2016-12-15 / Front Page

Responders Honored for Rescue Effort

When a Family’s Canoe Sank in Lake Huron, Coast Guard, Sheriff ’s Office, Marine Rescue Raced To Help
By Erich T. Doerr


At left: Personnel from United States Coast Guard Station St. Ignace, Mackinac Island’s Mackinac Marine Rescue, and the Mackinac County Sheriff’s Office were honored with the Coast Guard’s David P. Dobbins Award for search and rescue excellence Friday morning, December 9, at the station. The group is pictured here together after receiving their awards, including (from left) Petty Officer Third Class Matt Shier, Petty Officer Second Class Ryan Etelamaki, Seaman Cameron Porter, and Fireman Zachary Mixdorf of Station St. Ignace, Sam Barnwell of Mackinac Marine Rescue, Mackinac County Undersheriff Ed Wilk, Marine Rescue’s Daniel Wightman, and Deputy Ron Umbarger. At left: Personnel from United States Coast Guard Station St. Ignace, Mackinac Island’s Mackinac Marine Rescue, and the Mackinac County Sheriff’s Office were honored with the Coast Guard’s David P. Dobbins Award for search and rescue excellence Friday morning, December 9, at the station. The group is pictured here together after receiving their awards, including (from left) Petty Officer Third Class Matt Shier, Petty Officer Second Class Ryan Etelamaki, Seaman Cameron Porter, and Fireman Zachary Mixdorf of Station St. Ignace, Sam Barnwell of Mackinac Marine Rescue, Mackinac County Undersheriff Ed Wilk, Marine Rescue’s Daniel Wightman, and Deputy Ron Umbarger. United States Coast Guard personnel from Station St. Ignace and members of the Mackinac Island’s Mackinac Marine Rescue team and Mackinac County Sheriff’s Office were honored Friday, December 9, with the Coast Guard’s Captain David P. Dobbins Award for excellence in search and rescue operations in recognition of their rescue of three people from the waters of Lake Huron July 6 after a canoe sank near the Castle Rock Campground.

Captain Mark Broz, the sector commander at Coast Guard Sector Sault Ste. Marie in charge of the organization’s operations across the Upper Peninsula and much of northern Lower Peninsula, presented the award during a small ceremony at the Coast Guard station Friday morning.

The Coast Guard’s boat crew that took part in the rescue included Petty Officer Third Class Matt Shier, Petty Officer Second Class Ryan Etelamaki, Seaman Cameron Porter, and Fireman Zachary Mixdorf. They were honored alongside Sam Barnwell and Daniel Wightman of Mackinac Marine Rescue and Undersheriff Ed Wilk and Deputy Ron Umbarger from the sheriff’s office.

The July 6 emergency occurred when a canoe sank in Lake Huron near Rabbit’s Back Point with a 57-year-old man and his two grandchildren, aged 8 and 12, onboard. The trio attempted unsuccessfully to swim to shore before a call for help was made just before 6 p.m. Rescue teams were dispatched and began arriving at the scene within seven minutes. The St. Ignace Fire Department maintained visual contact from the shore while rescue vessels from the Coast Guard, sheriff’s office, and Mackinac Marine Rescue responded on the water. All three boaters were safely pulled from the water, cold but uninjured. The canoe was also later recovered. All three of the canoe’s passengers wore life jackets, a decision widely regarded as contributing to their successful rescue.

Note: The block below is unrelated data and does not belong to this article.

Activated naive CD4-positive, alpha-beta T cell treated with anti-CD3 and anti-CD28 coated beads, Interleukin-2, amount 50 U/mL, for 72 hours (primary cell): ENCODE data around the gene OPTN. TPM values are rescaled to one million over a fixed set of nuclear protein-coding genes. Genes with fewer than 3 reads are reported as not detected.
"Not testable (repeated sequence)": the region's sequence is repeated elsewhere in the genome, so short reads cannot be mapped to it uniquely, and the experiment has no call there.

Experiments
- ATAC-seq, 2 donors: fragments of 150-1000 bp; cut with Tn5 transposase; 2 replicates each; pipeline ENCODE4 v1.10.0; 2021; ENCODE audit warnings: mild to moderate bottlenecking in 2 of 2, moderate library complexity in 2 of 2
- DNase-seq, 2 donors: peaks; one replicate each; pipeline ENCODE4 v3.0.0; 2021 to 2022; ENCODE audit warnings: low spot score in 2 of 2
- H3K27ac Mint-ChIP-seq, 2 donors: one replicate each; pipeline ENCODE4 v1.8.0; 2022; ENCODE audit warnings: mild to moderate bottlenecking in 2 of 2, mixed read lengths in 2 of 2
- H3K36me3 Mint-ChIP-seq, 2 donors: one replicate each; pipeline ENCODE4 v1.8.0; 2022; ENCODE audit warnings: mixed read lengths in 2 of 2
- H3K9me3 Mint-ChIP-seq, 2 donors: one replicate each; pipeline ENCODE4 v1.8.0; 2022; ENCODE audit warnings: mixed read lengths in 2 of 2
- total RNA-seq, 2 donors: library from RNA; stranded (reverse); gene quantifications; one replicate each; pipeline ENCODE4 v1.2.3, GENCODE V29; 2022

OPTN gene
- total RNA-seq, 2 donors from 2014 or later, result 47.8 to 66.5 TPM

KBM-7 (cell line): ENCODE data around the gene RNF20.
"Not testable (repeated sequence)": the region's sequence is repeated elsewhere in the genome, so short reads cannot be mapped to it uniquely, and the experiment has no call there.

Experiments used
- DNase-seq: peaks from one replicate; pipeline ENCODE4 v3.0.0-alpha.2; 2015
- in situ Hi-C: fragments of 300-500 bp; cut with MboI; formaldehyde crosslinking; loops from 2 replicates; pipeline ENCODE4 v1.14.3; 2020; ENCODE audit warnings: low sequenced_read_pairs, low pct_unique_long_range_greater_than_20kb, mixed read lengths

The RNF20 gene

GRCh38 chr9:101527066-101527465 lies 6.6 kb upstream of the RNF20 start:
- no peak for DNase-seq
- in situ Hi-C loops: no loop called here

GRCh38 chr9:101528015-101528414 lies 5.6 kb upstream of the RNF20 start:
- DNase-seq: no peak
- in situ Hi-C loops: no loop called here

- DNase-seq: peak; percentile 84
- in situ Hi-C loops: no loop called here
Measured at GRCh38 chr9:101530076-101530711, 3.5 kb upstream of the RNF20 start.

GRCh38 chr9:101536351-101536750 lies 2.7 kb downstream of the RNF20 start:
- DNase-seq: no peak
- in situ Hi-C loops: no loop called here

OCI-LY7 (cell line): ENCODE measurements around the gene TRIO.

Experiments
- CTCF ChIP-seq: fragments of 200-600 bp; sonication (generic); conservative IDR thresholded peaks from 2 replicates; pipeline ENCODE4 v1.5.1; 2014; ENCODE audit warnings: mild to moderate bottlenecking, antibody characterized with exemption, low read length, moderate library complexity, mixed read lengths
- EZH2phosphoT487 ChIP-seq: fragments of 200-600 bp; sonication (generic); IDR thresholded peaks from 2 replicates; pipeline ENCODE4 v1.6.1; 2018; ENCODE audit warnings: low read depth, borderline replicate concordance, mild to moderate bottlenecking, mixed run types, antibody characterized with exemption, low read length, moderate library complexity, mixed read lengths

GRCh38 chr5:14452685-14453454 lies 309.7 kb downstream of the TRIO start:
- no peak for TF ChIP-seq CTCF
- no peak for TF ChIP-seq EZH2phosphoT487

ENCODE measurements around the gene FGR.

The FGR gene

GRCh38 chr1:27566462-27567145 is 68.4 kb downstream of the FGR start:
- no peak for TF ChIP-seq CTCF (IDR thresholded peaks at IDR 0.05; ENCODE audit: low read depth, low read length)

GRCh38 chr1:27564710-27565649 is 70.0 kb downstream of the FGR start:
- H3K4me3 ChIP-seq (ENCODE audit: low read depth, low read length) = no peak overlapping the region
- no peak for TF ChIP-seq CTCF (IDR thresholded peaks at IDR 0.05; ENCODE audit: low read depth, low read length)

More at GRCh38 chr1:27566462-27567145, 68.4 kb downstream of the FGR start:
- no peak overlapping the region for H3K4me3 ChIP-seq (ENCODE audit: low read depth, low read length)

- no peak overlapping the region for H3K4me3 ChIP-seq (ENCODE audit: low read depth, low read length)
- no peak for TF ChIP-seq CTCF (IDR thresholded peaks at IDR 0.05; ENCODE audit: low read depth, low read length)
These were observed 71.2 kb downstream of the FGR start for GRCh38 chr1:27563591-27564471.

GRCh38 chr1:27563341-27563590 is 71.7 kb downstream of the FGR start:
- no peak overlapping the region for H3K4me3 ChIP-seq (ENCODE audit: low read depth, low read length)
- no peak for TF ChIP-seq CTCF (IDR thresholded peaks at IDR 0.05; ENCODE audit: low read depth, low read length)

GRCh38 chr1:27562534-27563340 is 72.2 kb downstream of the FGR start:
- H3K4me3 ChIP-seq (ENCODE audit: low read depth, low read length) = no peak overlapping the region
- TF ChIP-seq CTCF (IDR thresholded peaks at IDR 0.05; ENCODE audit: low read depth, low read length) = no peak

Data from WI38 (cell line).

“That’s awesome that there is a family that is still together and alive because of what you do,” Captain Broz said. “Collectively we make a good team.”

St. Ignace commander Senior Chief Boatswain’s Mate Andrew Babione noted a unique aspect of this rescue was that it took place in very shallow water. The Coast Guard’s vessel did not hit bottom but Mr. Babione said if that was necessary to do so to reach those in need, the boat crew would have done it. Mackinac Marine Rescue and Station St. Ignace crews took part in 13 joint search and rescue missions this year.

The Coast Guard used its 25- foot Response Boat Small during the July rescue. It would be one of the vessel’s last search and rescue operations as it was retired from service in September, when a new 29-foot Response Boat Small came in to replace it.

The late Captain Dobbins was the first superintendent of the U.S. Life-Saving Service’s Great Lakes division in the late 19th century, his organization later merging with the United States Revenue Cutter Service to form the Coast Guard in 1915. He distinguished himself in the years before assuming that post through the organization and execution of several major rescues on the lakes and designing a new type of lifeboat that was self-righting, quicker, and more maneuverable than prior models. Elements of his design continue in use as part of today’s rescue craft.

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